What you should know about active ingredients

What you should know about active ingredients

After consuming a lot of time online searching makeup recommendations through different beauty blogs, you must’ve come across the word active or active ingredient. What is an active ingredient?  

Active ingredients are the main elements of the skincare products that influence the skin and bring out the changes. In other words, these are the main mysterious wands that supposedly do the so-called miraculous wonders to your skin. But these ingredients usually don’t make any sense to the common individual. Trying to understand the long list of these complex words and terms before purchasing any product would take a lot of time. However, there are some extremely important ingredients to look for in discovering if a certain product is going to work for you or not. We’ve listed some of these ingredients to help you with this 1st world problem. Certain other interdictions of mixing these ingredients are also mentioned.

Alpha-Hydroxy Acids (AHAs)/Beta-Hydroxy Acids (BHAs):

These are gentle chemical exfoliants that exfoliate by not only removing dead skin cells but also by helping new skin cells to be regenerated. These are found in most anti-aging products. AHAs/BHAs are applied mainly for

  • Acne
  • Reducing Pigmentation
  • Age spots
  • Smoother skin texture
  • Blackheads
  • Clogged pores

Don’t: Don’t mix AHAs/BHAs with retinol. Applying these for acne or anti-aging after mixing may lead to excessive skin sensitivity, irritation, redness, and even eczema.

Retinol:

A derivative of vitamin A which is converted into its active form retinoic acid (which your skin needs) boosts skin renewal making it smoother, firm, and brighter. It also boosts cell turnover. It is applied mainly for

  • Acne
  • Pigmentation
  • Fine lines
  • Anti-aging

Don’t: Don’t mix retinol with AHAs/ BHAs, vitamin C, and benzoyl peroxide. Using retinol with AHAs/BHAs can further dry out your skin which you don’t want. And about retinol and benzoyl peroxide, Dr. Shari Marchbein, a New York board-certified dermatologist said, “It is not recommended to use these two together as they cancel each other's effect making them less effective.” Finally, retinol and vitamin C should be used at opposite times of the day.

Vitamin C/Vitamin E:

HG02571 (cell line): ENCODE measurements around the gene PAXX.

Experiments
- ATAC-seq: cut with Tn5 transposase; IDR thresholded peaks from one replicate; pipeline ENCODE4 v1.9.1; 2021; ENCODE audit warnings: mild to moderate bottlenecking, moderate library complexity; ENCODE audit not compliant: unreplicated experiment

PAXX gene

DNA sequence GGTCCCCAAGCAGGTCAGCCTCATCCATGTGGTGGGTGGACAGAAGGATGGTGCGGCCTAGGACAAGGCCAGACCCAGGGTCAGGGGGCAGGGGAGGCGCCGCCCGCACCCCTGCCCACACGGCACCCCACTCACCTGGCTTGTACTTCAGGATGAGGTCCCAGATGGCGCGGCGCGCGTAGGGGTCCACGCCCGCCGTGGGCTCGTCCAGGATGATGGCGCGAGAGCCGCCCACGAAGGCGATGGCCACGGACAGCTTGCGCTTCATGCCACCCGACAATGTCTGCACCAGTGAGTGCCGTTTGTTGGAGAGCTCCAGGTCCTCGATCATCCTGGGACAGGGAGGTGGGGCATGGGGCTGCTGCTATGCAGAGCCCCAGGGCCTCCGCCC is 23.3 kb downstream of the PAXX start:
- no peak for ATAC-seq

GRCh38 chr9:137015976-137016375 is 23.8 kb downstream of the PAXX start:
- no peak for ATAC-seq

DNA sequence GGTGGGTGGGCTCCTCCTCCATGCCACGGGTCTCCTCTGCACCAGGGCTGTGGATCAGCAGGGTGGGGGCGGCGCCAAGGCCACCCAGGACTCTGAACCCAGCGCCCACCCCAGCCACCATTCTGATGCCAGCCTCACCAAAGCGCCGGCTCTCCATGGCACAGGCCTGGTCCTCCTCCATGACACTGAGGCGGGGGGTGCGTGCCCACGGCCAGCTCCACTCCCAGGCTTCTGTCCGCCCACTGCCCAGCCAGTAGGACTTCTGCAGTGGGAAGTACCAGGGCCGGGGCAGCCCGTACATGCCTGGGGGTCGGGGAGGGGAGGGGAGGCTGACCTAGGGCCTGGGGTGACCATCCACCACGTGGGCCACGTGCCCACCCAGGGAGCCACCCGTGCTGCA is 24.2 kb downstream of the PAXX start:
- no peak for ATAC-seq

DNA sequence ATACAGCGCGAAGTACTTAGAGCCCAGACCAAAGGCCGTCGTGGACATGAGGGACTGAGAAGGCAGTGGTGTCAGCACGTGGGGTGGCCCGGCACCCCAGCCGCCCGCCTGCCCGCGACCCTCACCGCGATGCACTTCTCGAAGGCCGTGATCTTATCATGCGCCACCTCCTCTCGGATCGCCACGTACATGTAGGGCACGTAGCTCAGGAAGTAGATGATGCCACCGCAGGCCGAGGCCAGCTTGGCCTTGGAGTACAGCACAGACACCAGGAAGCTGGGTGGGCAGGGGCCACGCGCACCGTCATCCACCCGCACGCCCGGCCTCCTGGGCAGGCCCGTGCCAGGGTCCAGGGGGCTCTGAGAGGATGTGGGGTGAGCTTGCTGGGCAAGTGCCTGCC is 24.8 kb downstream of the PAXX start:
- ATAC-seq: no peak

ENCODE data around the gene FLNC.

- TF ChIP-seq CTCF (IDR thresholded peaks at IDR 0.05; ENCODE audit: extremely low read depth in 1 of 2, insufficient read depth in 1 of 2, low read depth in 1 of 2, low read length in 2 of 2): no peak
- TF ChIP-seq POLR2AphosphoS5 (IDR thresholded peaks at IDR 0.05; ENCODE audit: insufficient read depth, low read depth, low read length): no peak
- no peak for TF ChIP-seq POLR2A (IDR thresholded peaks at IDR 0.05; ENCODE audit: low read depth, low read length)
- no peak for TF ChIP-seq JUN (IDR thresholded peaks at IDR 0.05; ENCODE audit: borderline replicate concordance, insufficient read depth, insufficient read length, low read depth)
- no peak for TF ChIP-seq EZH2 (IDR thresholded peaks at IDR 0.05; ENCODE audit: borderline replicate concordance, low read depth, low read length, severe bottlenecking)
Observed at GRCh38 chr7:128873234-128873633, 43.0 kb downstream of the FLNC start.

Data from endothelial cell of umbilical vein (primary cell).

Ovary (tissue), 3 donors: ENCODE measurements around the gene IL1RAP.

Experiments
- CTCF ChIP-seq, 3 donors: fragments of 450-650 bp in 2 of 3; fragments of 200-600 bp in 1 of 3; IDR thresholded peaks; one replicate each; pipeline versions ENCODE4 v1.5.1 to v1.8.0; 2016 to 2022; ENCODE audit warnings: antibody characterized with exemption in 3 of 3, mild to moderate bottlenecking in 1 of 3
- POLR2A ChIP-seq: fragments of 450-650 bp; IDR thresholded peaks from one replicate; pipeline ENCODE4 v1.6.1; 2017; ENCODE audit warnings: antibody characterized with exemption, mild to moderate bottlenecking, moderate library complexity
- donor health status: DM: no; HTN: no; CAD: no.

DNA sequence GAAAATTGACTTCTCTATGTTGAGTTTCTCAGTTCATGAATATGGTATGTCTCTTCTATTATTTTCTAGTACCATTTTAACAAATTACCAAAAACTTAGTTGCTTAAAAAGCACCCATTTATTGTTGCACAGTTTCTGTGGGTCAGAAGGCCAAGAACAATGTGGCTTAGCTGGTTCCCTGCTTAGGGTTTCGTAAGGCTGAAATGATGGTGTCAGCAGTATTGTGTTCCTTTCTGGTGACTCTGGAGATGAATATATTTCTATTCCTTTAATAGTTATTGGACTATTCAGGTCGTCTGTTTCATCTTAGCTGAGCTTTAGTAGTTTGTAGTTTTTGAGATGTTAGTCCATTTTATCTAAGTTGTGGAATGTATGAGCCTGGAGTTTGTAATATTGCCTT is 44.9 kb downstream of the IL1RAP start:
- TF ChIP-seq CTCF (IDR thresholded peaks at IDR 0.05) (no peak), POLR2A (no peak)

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Vitamin C is a strong antioxidant that stimulates the production of collagen and elastin making skin younger-looking and firm. It prevents skin damage by protecting from environmental aggressors. Vitamin E, another strong antioxidant also protects from environmental aggressors. It is also anti-inflammatory and is soothing and calming for the skin. Vitamin C can be used with vitamin E (another antioxidant) to boost results and efficiency. Main uses of these ingredients are

  • Skin brightness
  • Reduces pigmentation
  • Reduces scars and spots
  • Anti-aging (Vitamin E prevents premature aging)
  • Moisturizing, super hydrating
  • Strengthen skin barrier

Don’t: Don’t mix vitamin C with retinol, and benzoyl peroxide. Retinol is used overnight and repairs skin while vitamin C best thrives in daylight so these two should not be used together. Benzoyl peroxide is an oxidizing agent that reduces spots by spot-causing bacteria while vitamin C loses its potency while oxidized so these two cannot be used together.

Niacinamide:

This vitamin B3 derivative, on one hand, is an anti-inflammatory and on the other hand increase levels of fatty acid in the skin, increases the elasticity of the skin. It contains some antioxidant properties. It can even out discoloration making skin look brighter. It is applied mainly for 

  • Acne
  • Hyperpigmentation
  • Rosacea
  • Reduces blemishes/discoloration
  • Strengthen skin barrier

Don’t: Don’t use niacinamide with vitamin C. Now you may wonder why the use of two antioxidants is prohibited. Dr. Shari Marchbein explains it this way, “When used together they tend to diminish the effect of each other and should be used with a gap of at least 10 minutes between two serums.”

Benzoyl Peroxide:

It is a drying agent and is a game-changer in acne treatment by killing bacteria and also having dry and peel effect on the skin. Mix benzoyl peroxide with hydrating ingredients, SPF, and topical antibiotics because acne treatment always requires extra care and needs to be extra gentle, as explained by Dr. Shari Marchbein. The moisturizing or hydrating ingredients can compensate for the dehydrating effects of benzoyl peroxide.

Don’t: Don’t mix benzoyl peroxide with retinol (as explained earlier), vitamin C (as explained earlier), and caution required in its use with acne prescription tretinoin. They work just fine if used one after another or one in AM and other in PM if you completely want to minimize any chances of interaction.

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